The guy who cuts my hair normally wasn’t available. When I looked at the schedule online, I didn’t see him listed for several weeks, so I sought out the woman who had also cut my hair a couple of times in the last year and who had done a great job. I was dismayed to learn that she is no longer working at the barbershop near my home, but instead across town on Kearney Street. And thus I found myself driving to the North Side.
Everyone in Springfield knows that there is a North and South Side of the city. This was once codified, when the two towns were formed, as North Springfield and Springfield, and then they merged sometime after the Civil War. The train tracks were the natural divide, with poor workers living on the north and the merchants, doctors, and lawyers living on the south. Division Street happens to be on the parallel that divided the north and south in the Civil War, but Commercial Street is where Springfield was separated.
I grew up on the North Side. Not just the North, I was out in the country north of town. I went to Pleasant View elementary and middle school, and Hillcrest High School. A friend asked me recently if I knew I was poor growing up, and I told her that I did. We had a nice enough house, but we almost lost it to bankruptcy. I regularly stole food to get by. I didn’t have the opportunities a lot of my classmates did, and I was different enough from them that I was bullied and beaten as well. This is not an unusual tale on the North Side.
So when I have to go back there, it is with ambivalence. I am conflicted because I was hurt there, but when I drive out in the country north of town, I also love it. I love the trees and the rolling hills, and the solitude, and there were good memories too. Playing in Matt Wilson’s backyard, biking to the bridge near Fellow’s Lake with Megan, those rare opportunities when I was invited to Cody’s house. Matt Hudson’s class in high school, and working with Justin on IT stuff. Walking through the woods and across the hills behind our home. It was beautiful there.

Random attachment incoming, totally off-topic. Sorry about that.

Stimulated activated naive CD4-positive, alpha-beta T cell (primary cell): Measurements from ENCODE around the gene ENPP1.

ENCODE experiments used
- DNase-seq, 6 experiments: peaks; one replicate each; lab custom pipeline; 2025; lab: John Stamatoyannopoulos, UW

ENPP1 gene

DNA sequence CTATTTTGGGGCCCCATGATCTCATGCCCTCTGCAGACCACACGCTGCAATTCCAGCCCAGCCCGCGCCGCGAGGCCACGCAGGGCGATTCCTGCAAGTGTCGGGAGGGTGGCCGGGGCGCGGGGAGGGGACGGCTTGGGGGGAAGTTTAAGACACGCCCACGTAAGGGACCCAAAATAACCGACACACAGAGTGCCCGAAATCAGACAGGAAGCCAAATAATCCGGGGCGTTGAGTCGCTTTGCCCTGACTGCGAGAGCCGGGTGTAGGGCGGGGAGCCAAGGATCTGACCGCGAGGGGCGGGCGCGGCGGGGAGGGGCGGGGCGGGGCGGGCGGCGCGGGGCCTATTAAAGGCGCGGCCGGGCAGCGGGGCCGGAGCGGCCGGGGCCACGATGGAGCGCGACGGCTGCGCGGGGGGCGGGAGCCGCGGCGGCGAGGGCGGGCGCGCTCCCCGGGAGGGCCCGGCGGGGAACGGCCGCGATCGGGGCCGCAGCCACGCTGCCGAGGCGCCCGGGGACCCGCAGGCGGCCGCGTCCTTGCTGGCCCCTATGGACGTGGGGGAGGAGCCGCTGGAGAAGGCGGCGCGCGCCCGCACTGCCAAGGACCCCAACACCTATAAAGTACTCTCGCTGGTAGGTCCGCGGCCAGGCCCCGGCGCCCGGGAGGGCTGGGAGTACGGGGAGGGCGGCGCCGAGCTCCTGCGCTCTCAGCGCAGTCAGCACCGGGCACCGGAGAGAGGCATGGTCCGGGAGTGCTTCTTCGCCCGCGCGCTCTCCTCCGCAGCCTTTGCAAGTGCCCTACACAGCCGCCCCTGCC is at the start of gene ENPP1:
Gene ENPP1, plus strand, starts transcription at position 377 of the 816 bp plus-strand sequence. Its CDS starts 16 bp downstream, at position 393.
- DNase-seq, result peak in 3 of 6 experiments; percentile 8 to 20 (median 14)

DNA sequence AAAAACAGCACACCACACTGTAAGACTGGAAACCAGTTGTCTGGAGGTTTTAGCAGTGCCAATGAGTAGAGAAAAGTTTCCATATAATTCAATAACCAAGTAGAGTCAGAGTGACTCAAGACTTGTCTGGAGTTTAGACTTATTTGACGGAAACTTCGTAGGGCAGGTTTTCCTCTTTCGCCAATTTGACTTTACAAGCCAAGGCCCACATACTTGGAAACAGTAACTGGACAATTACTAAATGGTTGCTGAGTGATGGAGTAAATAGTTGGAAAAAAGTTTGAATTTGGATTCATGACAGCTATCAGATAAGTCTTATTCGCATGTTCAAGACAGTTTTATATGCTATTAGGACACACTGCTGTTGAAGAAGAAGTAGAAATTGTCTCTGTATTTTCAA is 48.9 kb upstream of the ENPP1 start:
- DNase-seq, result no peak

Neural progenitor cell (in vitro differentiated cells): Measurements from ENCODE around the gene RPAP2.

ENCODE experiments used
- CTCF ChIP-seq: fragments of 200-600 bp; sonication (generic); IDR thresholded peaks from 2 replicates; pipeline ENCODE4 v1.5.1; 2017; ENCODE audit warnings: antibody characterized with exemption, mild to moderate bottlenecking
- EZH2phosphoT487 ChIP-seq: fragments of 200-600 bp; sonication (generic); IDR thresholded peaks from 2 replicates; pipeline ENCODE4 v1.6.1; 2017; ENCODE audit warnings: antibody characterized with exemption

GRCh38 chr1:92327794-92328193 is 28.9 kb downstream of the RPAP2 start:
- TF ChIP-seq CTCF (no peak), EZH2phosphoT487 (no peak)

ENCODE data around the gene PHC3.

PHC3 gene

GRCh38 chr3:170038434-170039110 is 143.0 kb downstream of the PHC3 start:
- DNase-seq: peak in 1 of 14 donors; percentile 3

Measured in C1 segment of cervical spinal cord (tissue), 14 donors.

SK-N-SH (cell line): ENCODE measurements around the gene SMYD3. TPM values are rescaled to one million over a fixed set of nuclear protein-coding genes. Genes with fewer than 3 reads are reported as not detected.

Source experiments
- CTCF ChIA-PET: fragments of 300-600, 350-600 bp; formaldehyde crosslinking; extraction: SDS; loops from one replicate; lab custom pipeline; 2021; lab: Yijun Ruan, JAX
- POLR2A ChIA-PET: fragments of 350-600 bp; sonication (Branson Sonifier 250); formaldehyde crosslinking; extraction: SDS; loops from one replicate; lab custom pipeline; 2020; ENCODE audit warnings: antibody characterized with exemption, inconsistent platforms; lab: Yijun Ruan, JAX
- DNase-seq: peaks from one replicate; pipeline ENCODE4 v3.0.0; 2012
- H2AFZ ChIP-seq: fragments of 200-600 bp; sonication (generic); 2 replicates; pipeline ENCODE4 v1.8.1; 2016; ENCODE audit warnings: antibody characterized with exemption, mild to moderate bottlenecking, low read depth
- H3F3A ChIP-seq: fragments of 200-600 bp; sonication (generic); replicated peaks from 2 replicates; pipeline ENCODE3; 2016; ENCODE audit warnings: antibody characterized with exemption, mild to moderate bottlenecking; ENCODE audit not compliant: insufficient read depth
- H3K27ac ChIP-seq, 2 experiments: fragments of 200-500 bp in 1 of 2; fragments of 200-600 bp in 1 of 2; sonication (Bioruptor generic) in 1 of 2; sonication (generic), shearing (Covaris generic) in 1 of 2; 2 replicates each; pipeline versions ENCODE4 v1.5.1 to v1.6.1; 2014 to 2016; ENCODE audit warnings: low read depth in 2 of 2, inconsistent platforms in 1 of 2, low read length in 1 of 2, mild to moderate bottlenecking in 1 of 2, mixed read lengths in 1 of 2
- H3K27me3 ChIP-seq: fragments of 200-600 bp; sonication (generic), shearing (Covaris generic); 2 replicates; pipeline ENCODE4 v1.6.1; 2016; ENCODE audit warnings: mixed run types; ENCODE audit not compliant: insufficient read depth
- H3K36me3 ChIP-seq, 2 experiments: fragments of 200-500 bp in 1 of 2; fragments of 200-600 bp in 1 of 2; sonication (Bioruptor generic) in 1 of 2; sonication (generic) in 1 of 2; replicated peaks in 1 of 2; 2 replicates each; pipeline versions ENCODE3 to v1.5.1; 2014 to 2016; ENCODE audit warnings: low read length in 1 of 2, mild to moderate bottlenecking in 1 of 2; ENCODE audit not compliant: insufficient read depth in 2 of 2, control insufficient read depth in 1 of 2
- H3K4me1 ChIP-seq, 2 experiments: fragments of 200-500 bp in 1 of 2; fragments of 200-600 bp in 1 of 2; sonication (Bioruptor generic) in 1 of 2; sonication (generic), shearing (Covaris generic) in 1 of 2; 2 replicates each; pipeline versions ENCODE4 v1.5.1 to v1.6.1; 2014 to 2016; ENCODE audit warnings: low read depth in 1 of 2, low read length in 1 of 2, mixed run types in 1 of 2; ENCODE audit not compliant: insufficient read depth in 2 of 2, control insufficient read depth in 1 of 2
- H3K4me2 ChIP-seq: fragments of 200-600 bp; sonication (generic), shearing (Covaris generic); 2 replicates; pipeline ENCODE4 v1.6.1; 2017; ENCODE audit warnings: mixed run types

But there was so much pain. My parents’ divorce. The concussions and spilled blood. Friends who committed suicide or overdosed or died in car crashes.
When I drive through a North Springfield neighbourhood, I get this weird mix of sadness and jubilation. The poverty I often see makes me sad, but I am so very happy to have escaped all that.
My barber likes the North Side, both my usual guy and the woman who was cutting my hair on Friday. She talked about how great her clients were and how authentic everyone was, and I hear that with a strange sort of pride. Yes, we were authentic. Blood on the knuckles authentic—you always knew where you stood with North Siders. But as she talked about how much more she liked it than the South Side, I began to wonder at myself.
I realized that I was holding onto an awful lot of pain. In some strange way, I had personified the North Side, and I held a grudge against it. Many of my childhood bullies have matured and are reasonably decent people now, and I have forgiven them because kids can be terrible and, truly, I recognize that we were all hurting. They were hurting me, but in many cases their parents were hurting them. The world is a broken, terrible place, and it sometimes makes us terrible people.
But I didn’t forgive the North Side. And as I reflected on this, it struck me as a particularly difficult thing to do. How can I forgive a system that gives rise to bullies, raises up teachers who pick favourites and punish the unfavoured, and failed to protect me? How can I forgive systemic poverty? I don’t think I can put into words the thoughts that unfolded in my mind in those minutes, but they felt akin to asking, “How can I forgive the world that is broken?”